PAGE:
Scientist to lead North American study on a new treatment for E. coli in children

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Scientist to lead North American study on a new treatment for E. coli in children
Scientist to lead North American study on a new treatment for E. coli in children

Pediatrician and University of Calgary researcher, Dr. Stephen Freedman, MD, the Alberta Children’s Hospital Foundation Professor in Child Health and Wellness, will lead a 26-site study investigating a new treatment protocol for a type of E. coli infection that can lead to kidney failure in children. The National Institutes of Health in the United States is providing more than $11 million ($CDN) to support the six-year study that aims to prevent disease progression from bloody diarrhea to kidney shutdown and neurologic complications.

“This will be the first time in over 20 years that investigators have evaluated a treatment to prevent disease progression. The study will include over 1,000 children and will evaluate early and aggressive intravenous rehydration, a readily available treatment option that is rarely employed by physicians during the early stages of illness. It is at this early stage that children often look well, though a potentially devastating process is evolving. Including it in the treatment protocol earlier, we hope to improve outcomes compared to usual care, which often involves a wait and see approach with monitoring done at home by parents,” says Freedman, a clinician-scientist in the Cumming School of Medicine’s (CSM) Alberta Children’s Hospital Research Institute (ACHRI) and O’Brien Institute for Public Health. ACHRI is also providing additional funding for the study.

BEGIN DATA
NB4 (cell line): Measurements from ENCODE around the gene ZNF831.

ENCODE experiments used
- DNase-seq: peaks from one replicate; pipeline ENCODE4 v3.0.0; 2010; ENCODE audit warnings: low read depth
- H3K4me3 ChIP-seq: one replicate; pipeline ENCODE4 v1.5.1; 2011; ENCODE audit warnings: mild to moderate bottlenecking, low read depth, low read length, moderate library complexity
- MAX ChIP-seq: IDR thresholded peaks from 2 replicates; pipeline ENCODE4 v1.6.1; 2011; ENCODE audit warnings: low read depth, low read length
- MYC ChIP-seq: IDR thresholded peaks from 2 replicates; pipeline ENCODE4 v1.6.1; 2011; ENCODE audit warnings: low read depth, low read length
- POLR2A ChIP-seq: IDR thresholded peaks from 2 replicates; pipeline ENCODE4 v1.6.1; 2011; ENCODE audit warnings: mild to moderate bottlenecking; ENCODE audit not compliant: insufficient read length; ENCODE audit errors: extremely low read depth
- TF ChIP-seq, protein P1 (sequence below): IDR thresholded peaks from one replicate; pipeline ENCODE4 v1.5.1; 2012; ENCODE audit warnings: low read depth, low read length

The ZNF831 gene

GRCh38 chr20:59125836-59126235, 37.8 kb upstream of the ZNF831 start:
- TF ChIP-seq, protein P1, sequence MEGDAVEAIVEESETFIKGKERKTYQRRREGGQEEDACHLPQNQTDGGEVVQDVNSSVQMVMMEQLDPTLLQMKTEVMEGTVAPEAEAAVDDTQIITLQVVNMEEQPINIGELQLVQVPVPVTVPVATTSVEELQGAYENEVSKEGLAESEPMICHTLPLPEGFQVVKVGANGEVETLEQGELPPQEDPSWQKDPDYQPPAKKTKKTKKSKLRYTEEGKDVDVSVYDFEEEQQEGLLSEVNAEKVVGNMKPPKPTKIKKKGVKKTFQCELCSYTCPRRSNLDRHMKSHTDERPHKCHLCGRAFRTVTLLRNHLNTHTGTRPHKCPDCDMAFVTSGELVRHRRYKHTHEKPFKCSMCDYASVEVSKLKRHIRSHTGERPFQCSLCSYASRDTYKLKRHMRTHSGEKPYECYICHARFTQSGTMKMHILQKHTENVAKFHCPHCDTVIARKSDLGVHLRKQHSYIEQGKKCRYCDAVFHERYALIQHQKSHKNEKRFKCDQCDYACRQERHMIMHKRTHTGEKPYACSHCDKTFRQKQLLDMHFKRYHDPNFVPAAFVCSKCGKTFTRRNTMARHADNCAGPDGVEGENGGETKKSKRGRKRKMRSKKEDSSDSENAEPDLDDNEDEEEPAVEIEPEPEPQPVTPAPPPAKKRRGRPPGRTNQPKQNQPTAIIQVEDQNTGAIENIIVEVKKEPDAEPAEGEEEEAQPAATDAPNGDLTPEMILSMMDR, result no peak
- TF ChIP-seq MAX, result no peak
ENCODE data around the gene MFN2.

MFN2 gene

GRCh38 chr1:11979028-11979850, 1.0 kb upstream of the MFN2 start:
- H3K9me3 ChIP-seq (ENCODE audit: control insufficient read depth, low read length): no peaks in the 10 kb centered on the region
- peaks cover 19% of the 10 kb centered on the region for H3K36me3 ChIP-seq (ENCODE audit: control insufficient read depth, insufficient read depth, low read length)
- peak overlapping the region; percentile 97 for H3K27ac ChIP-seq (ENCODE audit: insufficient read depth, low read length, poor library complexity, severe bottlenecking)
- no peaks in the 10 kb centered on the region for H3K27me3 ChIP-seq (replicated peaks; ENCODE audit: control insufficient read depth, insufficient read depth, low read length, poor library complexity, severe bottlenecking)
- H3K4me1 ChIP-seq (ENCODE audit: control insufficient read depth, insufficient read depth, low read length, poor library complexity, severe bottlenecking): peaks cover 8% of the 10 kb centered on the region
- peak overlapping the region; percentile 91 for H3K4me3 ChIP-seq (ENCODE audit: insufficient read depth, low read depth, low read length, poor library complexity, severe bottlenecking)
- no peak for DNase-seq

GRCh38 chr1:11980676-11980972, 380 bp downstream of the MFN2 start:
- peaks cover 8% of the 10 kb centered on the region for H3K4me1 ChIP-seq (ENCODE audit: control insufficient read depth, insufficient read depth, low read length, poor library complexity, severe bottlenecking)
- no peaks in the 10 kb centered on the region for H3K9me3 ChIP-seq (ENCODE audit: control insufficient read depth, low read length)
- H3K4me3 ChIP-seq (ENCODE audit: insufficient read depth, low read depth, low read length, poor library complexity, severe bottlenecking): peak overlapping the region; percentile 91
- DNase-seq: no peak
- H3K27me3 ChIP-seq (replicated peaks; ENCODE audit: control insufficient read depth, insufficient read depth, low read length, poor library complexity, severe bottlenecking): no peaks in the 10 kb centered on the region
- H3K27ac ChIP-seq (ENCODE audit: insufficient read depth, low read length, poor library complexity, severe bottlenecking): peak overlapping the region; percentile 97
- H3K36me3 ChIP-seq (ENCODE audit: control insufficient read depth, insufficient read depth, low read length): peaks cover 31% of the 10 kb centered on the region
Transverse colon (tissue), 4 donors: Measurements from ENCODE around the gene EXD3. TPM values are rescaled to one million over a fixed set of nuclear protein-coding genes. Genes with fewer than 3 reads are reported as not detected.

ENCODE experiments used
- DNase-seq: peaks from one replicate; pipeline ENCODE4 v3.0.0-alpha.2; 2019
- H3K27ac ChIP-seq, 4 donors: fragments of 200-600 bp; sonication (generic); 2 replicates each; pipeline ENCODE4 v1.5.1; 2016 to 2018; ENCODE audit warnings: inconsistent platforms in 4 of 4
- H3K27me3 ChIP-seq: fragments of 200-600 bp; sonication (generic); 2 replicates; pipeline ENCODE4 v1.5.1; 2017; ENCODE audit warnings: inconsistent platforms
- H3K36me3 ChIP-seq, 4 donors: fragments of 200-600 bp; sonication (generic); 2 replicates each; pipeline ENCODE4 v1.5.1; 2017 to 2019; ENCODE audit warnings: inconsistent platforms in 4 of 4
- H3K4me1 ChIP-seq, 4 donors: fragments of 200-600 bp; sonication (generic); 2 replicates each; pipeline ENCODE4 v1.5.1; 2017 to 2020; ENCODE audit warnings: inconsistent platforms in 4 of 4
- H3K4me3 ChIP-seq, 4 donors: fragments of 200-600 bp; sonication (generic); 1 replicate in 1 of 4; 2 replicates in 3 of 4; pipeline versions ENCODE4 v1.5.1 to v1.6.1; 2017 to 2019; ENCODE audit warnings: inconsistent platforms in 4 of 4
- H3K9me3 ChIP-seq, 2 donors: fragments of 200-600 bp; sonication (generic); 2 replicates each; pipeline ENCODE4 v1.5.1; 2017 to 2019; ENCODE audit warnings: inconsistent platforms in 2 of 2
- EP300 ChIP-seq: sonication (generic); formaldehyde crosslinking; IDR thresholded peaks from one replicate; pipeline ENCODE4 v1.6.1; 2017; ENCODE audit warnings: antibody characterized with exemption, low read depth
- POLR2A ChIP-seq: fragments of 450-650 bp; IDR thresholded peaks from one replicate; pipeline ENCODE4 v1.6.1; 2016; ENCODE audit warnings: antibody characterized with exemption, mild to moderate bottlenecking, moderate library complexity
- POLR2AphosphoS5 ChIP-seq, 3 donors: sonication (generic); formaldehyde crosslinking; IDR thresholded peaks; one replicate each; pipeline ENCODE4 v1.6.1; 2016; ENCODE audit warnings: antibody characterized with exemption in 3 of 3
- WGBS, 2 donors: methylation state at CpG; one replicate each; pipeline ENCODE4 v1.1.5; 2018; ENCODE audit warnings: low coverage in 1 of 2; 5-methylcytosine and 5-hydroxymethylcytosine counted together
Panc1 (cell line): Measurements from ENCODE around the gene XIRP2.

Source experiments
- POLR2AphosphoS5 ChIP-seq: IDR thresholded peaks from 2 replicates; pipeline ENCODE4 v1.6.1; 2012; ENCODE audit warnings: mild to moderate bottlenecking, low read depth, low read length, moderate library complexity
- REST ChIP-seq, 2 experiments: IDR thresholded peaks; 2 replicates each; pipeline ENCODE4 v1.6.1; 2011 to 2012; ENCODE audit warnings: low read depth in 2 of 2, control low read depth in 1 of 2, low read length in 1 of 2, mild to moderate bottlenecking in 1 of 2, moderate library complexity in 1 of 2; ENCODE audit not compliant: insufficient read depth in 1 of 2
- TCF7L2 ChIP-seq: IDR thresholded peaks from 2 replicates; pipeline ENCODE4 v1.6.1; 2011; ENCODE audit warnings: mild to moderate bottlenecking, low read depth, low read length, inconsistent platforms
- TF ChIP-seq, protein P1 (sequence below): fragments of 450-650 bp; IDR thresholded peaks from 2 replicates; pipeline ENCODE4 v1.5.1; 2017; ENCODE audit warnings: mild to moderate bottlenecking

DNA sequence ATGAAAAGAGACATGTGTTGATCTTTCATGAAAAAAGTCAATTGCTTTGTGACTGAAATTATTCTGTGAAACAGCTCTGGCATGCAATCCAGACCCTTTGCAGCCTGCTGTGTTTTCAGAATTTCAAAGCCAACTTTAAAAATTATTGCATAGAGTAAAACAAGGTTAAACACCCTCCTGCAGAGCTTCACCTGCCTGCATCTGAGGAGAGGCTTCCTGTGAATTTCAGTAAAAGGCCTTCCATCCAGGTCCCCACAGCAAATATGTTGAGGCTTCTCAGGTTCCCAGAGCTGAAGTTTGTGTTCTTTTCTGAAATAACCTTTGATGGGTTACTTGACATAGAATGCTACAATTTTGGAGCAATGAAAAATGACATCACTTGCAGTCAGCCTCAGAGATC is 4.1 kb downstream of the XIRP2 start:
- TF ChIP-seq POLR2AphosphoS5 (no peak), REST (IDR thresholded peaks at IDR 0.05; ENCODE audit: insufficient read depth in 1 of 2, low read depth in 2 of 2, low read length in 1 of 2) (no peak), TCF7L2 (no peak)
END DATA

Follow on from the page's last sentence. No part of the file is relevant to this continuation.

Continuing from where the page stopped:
It will focus on Shiga-toxin Producing E. coli (or STEC), commonly found in cattle who can spread it to humans. Alberta has one of the highest rates of STEC infection in the world given the abundance of cattle, sloped terrain, food crops and the use of well water.

Based on promising pilot work, the investigators will evaluate whether a protocol that involves large volumes of intravenous fluids early-on, called hyperhydration, can maintain blood flow to the kidneys and prevent disease progression. Study hospitals will alternate between the hyperhydration protocol and more traditional watchful waiting where children are simply monitored for evidence of disease progression.

“It will be a big change for many health-care providers, especially those not familiar with the potential devastating effects of this infection. We intend to hospitalize infected children, who may appear relatively well, before any complications occur,” says Freedman. “What often happens is, infected children will recover from the diarrhea and may look well, but, in nearly 20 per cent of children, unbeknownst to their parents and sometimes doctors, their kidneys are in the process of failing. Their body is eating up its red blood cells, and they are becoming critically unwell.”

The Centers for Disease Control and Prevention estimates that nearly 100,000 high-risk STEC infections occur annually in the U.S. Over 60 per cent of these infections occur in children, half of whom are less than five years old, and such children are at the highest risk of complications, which can include renal failure, strokes, and in rare instances death.

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